As his diary records (archive ref. D3311/4/4), on 25 May 1793, architect William Porden set off in the stagecoach to Guildford in order to visit Hampton Lodge in Farnham, Surrey. He doesn’t mention why he was going, but possibly the owner of Hampton Lodge was a client.
This is a journey that nowadays takes just over an hour (according to Google Maps – I feel sceptical you can actually get out of London by car that fast!), but in 1793 took three to four days. Mr Porden rarely mentions the scenery on his travels; on such long journeys it was your travelling companions that made the journey more or less enjoyable. There only seem to have been two other passengers on this journey:
At 8 in the morning left London in the Guildford – Passengers W Gill a Gentleman of some fortune in the Neighbourhood of Guildford, and the Rev W Chandler … a neighbour and acquaintance of Mr Gill. He was a Gentleman Parson and more interested in the affairs of this world than the next. I had no reason to think his natural abilities or his arguments extraordinary. His remarks were common place and related more to fashionable amusements than general life and literature.
Mr Gill appeared to be a man of sense, and well acquainted with men and books. I did not think him polite with regard to me, but perhaps I ought to have blamed myself, for having rose early after a night of little sleep I was not much disposed to attentions – however it seemed as if he was willing to keep state with Passengers in a Stage Coach.
The Rev W Chandler seems to have been doing most of the talking on this journey, and the topics of conversation certainly didn’t verge into the religious. They discussed Ranelagh, the fashionable public pleasure gardens in Chelsea:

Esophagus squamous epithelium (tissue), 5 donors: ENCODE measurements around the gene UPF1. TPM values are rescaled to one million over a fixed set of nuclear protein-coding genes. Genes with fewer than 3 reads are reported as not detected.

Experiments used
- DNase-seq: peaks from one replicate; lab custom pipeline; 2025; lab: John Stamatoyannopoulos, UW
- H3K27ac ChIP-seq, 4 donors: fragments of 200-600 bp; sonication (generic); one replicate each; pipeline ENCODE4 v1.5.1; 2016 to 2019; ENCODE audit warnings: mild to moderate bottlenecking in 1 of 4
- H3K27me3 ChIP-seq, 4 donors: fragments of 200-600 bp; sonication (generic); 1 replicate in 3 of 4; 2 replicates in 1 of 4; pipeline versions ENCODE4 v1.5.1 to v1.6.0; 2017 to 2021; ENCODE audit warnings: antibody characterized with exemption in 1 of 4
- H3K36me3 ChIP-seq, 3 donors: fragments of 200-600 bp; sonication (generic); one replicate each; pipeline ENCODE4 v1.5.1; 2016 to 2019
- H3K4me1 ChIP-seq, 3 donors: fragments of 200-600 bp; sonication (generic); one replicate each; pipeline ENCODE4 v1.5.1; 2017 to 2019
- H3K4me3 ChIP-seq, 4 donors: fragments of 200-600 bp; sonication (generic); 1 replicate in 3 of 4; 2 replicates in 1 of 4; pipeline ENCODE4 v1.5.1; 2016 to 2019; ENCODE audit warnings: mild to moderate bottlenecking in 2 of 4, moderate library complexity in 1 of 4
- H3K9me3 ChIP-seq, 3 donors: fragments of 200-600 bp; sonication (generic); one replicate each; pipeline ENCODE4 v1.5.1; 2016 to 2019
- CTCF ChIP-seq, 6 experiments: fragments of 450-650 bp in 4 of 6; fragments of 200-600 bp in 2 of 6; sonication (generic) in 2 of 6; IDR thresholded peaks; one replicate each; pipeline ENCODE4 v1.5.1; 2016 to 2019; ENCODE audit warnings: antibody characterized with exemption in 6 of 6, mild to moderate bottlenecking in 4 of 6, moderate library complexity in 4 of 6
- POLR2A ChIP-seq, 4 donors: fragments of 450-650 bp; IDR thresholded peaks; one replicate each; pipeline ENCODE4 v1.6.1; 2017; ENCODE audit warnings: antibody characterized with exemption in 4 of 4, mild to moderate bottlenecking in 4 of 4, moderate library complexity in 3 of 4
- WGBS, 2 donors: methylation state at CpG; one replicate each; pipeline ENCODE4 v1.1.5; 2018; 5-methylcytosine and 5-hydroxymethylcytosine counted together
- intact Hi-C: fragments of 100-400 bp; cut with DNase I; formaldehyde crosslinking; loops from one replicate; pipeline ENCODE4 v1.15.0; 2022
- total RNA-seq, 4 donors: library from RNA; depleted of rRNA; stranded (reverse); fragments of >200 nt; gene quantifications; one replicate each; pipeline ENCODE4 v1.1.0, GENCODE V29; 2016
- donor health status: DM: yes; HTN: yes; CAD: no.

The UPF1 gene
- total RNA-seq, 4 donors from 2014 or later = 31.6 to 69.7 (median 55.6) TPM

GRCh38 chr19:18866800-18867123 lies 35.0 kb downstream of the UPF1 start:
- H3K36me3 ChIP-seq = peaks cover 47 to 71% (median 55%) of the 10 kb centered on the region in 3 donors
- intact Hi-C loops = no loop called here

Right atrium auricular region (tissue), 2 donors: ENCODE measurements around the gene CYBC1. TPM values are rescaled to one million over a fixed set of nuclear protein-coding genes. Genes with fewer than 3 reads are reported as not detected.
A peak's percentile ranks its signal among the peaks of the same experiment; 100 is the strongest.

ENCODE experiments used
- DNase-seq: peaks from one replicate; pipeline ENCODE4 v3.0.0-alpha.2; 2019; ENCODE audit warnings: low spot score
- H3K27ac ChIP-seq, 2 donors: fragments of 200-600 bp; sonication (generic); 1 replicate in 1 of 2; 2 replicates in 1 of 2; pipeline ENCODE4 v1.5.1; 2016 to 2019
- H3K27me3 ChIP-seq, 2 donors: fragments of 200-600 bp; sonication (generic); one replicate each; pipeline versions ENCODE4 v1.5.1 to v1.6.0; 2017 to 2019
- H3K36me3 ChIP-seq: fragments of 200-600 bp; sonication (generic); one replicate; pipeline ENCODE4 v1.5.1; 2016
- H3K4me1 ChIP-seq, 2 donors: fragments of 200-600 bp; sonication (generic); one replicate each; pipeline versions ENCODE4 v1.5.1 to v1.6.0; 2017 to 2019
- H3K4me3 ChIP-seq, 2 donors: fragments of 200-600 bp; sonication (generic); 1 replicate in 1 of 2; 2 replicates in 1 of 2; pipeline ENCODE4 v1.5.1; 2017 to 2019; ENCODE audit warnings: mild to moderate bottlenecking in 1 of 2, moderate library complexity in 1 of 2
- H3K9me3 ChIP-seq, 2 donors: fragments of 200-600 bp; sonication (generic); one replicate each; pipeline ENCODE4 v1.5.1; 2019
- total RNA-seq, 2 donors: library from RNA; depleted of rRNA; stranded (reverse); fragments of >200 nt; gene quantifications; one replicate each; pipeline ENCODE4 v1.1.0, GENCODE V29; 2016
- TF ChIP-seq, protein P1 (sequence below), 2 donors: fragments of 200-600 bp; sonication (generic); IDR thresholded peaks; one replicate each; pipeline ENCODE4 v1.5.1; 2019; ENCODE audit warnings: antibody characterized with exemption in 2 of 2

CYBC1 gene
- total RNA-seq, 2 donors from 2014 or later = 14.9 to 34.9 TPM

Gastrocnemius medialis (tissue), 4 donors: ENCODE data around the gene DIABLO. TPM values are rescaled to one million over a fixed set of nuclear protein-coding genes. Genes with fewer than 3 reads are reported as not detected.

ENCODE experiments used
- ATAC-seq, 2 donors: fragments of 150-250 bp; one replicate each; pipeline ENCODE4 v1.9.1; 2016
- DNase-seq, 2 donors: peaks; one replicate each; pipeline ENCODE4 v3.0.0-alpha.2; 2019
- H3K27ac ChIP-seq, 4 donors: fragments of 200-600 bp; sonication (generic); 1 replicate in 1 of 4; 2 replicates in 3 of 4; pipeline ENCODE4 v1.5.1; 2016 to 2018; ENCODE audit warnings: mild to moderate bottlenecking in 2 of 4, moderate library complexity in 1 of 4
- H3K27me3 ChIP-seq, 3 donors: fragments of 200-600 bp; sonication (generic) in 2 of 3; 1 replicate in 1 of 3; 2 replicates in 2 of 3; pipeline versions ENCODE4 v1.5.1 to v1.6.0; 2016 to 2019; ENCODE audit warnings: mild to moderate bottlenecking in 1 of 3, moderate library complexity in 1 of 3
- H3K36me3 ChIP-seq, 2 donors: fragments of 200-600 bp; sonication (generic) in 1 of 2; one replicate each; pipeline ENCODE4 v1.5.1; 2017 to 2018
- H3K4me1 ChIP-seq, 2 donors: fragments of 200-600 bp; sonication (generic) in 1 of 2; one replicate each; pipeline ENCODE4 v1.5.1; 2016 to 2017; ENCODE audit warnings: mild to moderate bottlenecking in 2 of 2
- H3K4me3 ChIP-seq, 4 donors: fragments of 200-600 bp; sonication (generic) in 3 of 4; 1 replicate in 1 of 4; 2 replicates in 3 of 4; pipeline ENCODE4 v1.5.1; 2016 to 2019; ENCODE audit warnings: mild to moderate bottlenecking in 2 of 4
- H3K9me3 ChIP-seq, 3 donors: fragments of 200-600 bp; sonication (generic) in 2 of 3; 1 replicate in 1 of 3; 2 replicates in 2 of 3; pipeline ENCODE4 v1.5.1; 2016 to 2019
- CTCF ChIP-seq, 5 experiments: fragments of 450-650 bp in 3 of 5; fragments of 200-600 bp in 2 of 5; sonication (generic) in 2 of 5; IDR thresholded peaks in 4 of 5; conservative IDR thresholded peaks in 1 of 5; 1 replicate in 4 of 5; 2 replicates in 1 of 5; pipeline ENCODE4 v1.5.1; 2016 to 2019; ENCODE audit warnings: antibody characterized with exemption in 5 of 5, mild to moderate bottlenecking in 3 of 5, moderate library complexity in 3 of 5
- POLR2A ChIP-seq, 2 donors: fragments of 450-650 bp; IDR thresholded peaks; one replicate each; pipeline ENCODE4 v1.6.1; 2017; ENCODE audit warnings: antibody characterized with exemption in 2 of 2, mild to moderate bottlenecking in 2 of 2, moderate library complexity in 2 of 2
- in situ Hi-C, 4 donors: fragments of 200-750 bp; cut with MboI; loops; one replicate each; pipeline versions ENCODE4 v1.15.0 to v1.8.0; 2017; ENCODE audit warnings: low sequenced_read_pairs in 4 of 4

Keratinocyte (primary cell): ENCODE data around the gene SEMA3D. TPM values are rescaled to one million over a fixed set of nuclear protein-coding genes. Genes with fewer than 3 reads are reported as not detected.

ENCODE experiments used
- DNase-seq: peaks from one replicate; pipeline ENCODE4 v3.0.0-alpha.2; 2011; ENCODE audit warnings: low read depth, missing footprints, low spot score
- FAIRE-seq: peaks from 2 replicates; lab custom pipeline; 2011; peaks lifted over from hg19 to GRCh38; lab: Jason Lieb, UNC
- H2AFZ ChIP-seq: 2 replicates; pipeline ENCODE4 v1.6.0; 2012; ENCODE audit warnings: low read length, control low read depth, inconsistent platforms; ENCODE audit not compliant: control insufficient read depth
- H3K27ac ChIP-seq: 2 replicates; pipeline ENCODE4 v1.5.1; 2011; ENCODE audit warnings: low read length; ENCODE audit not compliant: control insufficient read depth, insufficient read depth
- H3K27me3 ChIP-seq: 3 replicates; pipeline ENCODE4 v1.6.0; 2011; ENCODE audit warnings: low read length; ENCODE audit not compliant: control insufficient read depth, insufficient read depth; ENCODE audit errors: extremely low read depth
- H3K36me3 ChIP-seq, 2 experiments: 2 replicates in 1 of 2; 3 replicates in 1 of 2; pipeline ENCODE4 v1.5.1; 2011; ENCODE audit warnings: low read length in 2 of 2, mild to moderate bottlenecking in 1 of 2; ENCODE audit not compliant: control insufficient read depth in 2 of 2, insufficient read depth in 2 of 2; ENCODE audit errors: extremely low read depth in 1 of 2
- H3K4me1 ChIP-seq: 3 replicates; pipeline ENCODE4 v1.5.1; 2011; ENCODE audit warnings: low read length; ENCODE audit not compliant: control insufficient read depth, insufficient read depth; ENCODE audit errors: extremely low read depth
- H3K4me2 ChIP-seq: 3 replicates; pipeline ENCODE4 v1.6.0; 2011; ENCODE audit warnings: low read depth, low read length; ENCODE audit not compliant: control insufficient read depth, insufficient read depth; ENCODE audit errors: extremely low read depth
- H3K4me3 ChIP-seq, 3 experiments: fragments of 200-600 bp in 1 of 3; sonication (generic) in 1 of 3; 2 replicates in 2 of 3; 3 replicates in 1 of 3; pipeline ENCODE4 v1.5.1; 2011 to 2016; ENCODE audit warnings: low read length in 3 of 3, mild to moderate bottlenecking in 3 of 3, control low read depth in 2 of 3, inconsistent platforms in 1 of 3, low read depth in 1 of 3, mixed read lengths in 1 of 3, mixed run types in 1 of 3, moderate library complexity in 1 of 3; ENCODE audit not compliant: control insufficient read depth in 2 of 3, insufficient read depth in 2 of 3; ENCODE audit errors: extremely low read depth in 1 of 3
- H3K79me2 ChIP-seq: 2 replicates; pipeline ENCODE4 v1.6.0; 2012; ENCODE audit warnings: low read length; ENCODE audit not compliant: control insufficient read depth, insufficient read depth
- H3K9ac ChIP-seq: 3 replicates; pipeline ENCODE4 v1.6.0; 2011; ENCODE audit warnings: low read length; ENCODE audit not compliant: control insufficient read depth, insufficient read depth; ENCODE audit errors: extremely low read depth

Mr Chandler said that about 30 years back the Company used to assemble at Ranelagh from 6 to 8 o’clock and retire about 11 or 12. It was no uncommon thing for a Gentleman to drive himself in a Phaeton, full dressed, bag [wig] and sword to drink tea there and return by eleven or earlier – At this day few persons of fashion think of going till eleven or twelve.
Mr Chandler also had something to say about horses:
When Horses are landed from a vessel they always fall down the moment their feet touch the Ground. Those who are acquainted with the circumstance take care to have them landed on straw to prevent them from breaking their knees. Mr Chandler was once obliged to swim a favourite Horse to a packet that lay off Brighton at above a mile distance. The Horse was slung and hoisted out of the water when the tackle broke and plunged him again into the sea – by good fortune he turned towards shore and swum out amidst the hollowing [hallooing] of the spectators which with the peculiarity of his situation hade him tremble with terror. He was afterwards swum back to the vessel and safely embarked.